The two former oil rigs (renamed Phobos and Deimos like the Martian moons) will now be used as launchpads for the SpaceX Starship rocket, which is designed to carry both crew and cargo to Earth orbit, the Moon, Mars and beyond.
Valaris plc has had a pretty lousy 2020. Like all oil companies, it suffered as the price of oil declined sharply, but Valaris seemed to take it worse than others, filing for bankruptcy in July. Turns out, before doing that, it sold two oil rigs for $3.5 million each to SpaceX.
SpaceX has long eyed launch and landing sites for its Starship launch system, and a water-based seaport would fit the bill excellently, especially since the ship will have a large blast area and would create a lot of noise (a common problem for populated areas). The two rigs in the Port of Brownsville, near SpaceX’s Starship development facility in Boca Chica, Texas, will not pose that problem.
Although the oil rigs were sold half a year ago, SpaceX didn’t openly announce it. NASA Space Flight magazine pieced things together, noticing that at the time the rigs were sold, SpaceX started advertising positions around Brownsville, including crane operators, electricians, and offshore operations engineers. In particular, one job advert called for applicants who can “install enhancements and major upgrades to offshore vessel electrical systems.” At the same time, founder Elon Musk confirmed that SpaceX was “building floating, superheavy-class spaceports for Mars, moon & hypersonic travel around Earth”. Now, the mystery has been lifted: the project involves SpaceX and its massive Starship, meant to send people to Mars and (maybe) back.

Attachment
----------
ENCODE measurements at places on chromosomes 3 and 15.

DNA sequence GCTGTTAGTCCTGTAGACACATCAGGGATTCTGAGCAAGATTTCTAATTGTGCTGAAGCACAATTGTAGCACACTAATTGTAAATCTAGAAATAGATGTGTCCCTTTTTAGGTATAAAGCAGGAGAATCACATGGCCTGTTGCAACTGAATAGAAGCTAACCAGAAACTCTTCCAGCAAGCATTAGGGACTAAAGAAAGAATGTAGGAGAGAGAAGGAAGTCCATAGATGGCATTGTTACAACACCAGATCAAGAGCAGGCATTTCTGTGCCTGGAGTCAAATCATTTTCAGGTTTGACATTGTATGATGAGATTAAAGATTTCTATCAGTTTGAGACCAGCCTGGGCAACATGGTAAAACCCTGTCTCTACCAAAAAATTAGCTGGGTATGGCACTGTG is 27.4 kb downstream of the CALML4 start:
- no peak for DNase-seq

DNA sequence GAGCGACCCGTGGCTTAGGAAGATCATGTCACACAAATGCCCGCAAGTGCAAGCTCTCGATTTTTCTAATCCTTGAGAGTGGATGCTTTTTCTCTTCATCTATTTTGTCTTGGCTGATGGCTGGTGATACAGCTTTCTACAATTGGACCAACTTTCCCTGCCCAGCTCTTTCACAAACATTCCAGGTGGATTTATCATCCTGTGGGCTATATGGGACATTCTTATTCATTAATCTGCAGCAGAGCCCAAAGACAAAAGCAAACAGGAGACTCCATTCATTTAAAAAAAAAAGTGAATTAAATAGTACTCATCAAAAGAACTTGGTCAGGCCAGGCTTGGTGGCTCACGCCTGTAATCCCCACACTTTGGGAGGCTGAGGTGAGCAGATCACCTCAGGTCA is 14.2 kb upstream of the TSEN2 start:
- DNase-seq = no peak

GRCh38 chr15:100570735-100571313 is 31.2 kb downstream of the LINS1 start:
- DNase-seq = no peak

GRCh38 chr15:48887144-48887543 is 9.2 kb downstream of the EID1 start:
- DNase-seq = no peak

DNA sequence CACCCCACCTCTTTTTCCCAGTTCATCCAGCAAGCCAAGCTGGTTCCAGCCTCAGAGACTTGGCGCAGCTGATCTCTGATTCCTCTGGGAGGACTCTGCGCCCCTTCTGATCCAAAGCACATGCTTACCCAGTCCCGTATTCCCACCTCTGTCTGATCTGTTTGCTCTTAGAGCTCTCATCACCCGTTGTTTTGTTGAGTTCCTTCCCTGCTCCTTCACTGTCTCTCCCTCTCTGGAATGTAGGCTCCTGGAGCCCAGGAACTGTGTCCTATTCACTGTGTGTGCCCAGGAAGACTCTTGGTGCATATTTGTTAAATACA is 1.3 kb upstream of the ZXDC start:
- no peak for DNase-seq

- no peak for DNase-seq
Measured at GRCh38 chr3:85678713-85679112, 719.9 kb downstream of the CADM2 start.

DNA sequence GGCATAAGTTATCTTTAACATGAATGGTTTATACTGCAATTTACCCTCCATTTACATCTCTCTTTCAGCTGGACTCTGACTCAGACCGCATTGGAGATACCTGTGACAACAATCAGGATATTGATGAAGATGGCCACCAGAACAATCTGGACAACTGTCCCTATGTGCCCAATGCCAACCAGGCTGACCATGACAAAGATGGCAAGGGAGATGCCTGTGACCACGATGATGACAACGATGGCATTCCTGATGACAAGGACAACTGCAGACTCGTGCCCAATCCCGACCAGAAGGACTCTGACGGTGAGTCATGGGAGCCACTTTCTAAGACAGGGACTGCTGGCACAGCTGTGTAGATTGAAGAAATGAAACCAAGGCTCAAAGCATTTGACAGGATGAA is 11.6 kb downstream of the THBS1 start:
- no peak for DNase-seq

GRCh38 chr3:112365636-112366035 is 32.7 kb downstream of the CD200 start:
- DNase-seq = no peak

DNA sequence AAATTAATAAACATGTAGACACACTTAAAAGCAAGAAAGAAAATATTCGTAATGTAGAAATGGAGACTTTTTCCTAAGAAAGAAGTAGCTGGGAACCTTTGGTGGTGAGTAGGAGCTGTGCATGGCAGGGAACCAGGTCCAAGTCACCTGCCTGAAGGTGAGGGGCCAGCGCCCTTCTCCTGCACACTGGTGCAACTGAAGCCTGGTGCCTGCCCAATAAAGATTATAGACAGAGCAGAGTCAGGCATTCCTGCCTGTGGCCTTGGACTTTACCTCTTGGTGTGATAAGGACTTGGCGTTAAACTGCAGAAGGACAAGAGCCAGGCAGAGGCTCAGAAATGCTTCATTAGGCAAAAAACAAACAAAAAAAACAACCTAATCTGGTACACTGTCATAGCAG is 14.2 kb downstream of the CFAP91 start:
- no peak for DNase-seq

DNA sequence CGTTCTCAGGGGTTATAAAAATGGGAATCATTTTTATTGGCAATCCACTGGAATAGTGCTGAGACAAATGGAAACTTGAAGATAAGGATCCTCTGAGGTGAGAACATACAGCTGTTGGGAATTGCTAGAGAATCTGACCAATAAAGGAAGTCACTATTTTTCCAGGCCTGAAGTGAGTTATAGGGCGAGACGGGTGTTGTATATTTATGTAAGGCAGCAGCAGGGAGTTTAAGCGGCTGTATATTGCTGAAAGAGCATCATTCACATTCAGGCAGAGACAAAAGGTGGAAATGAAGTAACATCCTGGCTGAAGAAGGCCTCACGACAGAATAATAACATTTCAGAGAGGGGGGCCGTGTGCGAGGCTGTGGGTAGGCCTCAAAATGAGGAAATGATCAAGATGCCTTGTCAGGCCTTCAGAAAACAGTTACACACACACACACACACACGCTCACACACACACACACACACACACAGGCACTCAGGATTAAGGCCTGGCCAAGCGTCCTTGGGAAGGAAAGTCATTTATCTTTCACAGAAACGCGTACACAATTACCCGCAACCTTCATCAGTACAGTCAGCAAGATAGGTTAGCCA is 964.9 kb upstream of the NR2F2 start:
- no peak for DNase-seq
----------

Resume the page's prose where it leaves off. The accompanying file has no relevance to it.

So far, the Starship prototype launched to about 40,000 feet (12,000 meters), but despite passing some of the checkpoints, it exploded when it reached the ground. It’s pretty much still a work in progress, although Musk has great hopes for it.
SpaceX plans to eventually send not one, but multiple Starships to Mars during a single launch window (the period when the orbit of Earth will help put the rocket on a trajectory to Mars — just a few weeks every 26 months). There’s still a lot of work to be done, but if everything goes smoothly, Phobos and Deimos can enter service in late 2021. Until then, the Starship launch system is already expected to become operational, for orbital flights.
“SpaceX is building floating, superheavy-class spaceports for Mars, moon & hypersonic travel around Earth,” Musk had previously tweeted in June 16, 2020
Based on the extensive work still needed to prepare the rigs, Phobos and Deimos will likely enter service after the initial orbital flights of the Starship launch system. The first orbital Starship launch from Boca Chica could occur in late 2021, pending successful Starship and Super Heavy testing throughout the year.
SpaceX also plans to eventually send multiple Starships to Mars during a single interplanetary transfer window. These flights will be in addition to perhaps hundreds of Starship missions to Earth orbit before carrying any people.